The suburb, not the country

Just an hour north of Sydney, is a quirky island with 650 residents, a prime destination for those of us who seek random stays for our weekends.

Scotland island, since 1974 runs an annual dog race in Christmas Eve, in which dogs must swim the 450 meters that separate Scotland island from Church Point. The entry is a longneck and a tin of dog food still to this day.

This little island is approximately 1 km in diameter and has around 350 houses in the perimeter foreshore, all of which have the right to roam in their decks to walk the 2.5-kilometre circumference of the island. Though be prepared to have to climb over any number of random obstacles.

A holiday favourite

Half way between Jervis Bay and Mollymook , a favourite holiday destination attracts families, fans of watersports and fishermen and women alike for the varied activities in the small area: great swimming, fishing, prawning, worming, wildlife and water sports. A beautiful area in the Shoalhaven region that has been described as “an aquatic playground, with crystal clear waters”.

Lake Conjola stretches about six kilometres back from the tidal entrance at Cunjorong Point, on the South Coast of NSW, just north of Ulladulla. The lake is home for many fish species that originally attracted fishermen. Amongst the fish that once upon a time could be caught are bream, whiting, tailor, flathead, black fish, leatherjackets and jewfish. Nowadays there are fishing platforms and small jettys that run along the park’s lake-side. Ideal for weekend tourists and opportunist cormorants.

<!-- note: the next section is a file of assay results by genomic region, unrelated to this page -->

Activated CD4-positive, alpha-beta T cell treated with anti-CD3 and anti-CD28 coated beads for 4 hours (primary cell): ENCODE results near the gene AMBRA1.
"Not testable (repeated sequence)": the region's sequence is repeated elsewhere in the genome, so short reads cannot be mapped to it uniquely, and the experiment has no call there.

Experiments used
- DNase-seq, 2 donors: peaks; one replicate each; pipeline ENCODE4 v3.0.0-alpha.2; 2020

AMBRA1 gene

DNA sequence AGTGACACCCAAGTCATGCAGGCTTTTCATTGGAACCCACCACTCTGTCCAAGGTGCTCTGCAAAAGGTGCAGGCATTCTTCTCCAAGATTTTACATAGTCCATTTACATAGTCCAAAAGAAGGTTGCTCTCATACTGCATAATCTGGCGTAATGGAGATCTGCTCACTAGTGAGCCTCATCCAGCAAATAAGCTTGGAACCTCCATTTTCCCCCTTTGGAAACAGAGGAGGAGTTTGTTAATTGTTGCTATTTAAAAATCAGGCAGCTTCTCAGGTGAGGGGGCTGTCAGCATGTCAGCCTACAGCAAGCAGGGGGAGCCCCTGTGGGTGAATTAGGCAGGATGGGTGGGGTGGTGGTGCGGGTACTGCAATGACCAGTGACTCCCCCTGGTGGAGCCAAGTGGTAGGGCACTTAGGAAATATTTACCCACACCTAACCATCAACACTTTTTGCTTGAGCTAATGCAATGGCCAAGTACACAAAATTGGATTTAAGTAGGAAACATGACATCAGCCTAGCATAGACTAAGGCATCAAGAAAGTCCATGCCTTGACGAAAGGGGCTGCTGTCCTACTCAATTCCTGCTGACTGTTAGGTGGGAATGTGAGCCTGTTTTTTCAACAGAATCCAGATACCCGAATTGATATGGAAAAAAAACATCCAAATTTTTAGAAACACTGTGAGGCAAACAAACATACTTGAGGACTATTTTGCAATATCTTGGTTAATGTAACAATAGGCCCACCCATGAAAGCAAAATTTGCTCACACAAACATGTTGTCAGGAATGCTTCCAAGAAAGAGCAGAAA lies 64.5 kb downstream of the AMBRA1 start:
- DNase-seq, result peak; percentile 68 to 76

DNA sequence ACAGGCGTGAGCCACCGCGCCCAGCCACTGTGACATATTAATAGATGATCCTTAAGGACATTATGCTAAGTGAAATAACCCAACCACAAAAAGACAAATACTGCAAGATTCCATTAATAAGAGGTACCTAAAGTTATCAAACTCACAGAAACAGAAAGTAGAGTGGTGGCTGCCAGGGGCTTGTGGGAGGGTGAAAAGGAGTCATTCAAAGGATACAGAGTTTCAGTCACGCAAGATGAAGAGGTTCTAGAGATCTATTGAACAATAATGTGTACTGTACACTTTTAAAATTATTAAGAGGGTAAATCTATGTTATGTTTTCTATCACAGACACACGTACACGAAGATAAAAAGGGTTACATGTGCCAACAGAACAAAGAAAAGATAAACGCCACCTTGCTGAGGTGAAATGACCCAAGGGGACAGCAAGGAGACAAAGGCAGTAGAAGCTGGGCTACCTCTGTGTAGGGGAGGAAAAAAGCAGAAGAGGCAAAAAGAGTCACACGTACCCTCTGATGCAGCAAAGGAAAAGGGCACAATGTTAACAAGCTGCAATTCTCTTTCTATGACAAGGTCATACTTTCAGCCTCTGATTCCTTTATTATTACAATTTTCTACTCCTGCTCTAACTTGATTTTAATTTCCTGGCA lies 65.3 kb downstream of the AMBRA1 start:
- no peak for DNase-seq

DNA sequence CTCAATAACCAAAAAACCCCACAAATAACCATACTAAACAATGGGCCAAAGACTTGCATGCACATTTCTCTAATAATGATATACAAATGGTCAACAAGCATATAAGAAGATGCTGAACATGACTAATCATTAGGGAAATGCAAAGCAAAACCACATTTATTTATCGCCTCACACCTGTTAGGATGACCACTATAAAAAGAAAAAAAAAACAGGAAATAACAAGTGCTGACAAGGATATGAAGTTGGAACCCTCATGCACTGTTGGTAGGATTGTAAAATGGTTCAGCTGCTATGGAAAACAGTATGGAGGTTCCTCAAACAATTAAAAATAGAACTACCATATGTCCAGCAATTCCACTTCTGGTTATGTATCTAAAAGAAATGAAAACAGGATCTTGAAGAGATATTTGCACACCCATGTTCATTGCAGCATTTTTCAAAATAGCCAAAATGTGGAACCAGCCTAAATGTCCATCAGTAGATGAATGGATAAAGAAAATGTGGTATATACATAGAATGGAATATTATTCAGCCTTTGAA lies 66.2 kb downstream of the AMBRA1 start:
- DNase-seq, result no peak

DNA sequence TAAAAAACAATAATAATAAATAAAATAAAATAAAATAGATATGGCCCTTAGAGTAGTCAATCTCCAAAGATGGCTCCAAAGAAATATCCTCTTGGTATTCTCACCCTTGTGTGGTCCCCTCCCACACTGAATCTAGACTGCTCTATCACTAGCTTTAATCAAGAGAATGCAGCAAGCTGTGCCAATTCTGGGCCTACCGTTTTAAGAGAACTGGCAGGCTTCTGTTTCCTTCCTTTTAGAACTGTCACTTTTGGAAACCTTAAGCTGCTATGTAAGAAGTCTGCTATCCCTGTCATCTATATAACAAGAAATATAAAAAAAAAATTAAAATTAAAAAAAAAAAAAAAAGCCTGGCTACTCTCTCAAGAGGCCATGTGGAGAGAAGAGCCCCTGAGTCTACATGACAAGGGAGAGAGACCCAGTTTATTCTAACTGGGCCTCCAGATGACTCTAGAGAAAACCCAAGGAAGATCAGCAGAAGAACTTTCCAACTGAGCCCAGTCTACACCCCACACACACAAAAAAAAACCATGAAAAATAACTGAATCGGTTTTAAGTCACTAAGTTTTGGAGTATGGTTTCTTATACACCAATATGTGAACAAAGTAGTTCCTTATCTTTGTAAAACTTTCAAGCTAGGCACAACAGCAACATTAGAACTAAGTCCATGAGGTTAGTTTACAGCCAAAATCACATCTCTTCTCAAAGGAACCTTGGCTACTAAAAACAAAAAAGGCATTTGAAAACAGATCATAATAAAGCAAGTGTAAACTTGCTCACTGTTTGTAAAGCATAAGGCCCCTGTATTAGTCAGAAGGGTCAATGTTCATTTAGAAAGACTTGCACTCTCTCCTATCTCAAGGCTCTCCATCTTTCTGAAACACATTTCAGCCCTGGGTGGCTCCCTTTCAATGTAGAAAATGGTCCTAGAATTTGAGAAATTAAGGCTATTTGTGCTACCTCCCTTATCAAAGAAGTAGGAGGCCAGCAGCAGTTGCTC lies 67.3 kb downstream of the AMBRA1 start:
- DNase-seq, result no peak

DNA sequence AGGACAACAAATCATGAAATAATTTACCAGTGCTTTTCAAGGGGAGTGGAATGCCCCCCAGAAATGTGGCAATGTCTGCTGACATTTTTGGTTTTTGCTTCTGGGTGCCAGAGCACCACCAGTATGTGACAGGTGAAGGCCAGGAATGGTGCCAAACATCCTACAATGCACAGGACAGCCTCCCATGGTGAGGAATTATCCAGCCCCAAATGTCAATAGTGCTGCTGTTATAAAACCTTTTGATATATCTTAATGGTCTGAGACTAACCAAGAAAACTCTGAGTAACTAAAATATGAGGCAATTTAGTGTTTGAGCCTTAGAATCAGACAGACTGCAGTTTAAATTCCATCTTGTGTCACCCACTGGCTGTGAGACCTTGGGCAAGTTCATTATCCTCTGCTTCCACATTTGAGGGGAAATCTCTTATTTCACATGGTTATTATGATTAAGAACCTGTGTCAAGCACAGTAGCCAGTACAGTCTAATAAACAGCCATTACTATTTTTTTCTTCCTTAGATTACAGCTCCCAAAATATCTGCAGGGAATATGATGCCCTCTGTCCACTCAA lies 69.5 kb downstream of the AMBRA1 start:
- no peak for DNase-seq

Working or worming

Three hours South of Sydney, Conjola Beach is within the Narrawallee Creek Nature Reserve. Golden sand beaches with striking blue waters that are backed by 10-20 m high foredunes; and nearby, a small community of Lake Conjola (population 350). The perfect setting and location for a holiday, or for a home if you are a beach worm.

Beach worming is one of the least known fishing activities yet one that can only be described as an art, or hard work. It takes the patience of a turtle and the speed, laser vision of Cyclops, and lightning hands of a ninja to snatch the worm from the sand. Pliers in one hand and a smelly fish in the other, the worms poke their heads up to feed, concealing the rest of their bodies. One must creep behind the V-shaped pattern in the wash the worm creates when it sticks its head above the sand for the smelly fish. Then, with another piece of stink bait held close to its head one must lure the worm out on the bait. Once the worm is biting the fish, one must close the pliers around its head and draw its thrashing form from the sand. That’s the idea, anyway. Surprisingly, some beach worms grow to be up to 2½ metres long, beneath the sand.

Selling for $1 to $1.50 each worm, it makes for an attractive business when there is no limit on bag sizes for licensed wormers and one might harvest up to 1000 a day. However, over-harvesting has caused the destruction of the pipi industry. And some fishermen say to have witnessed a depletion of worms on the mid-north coast of NSW. Hopefully the industry will be regulated so that this skillful hobby can be done in the years to come.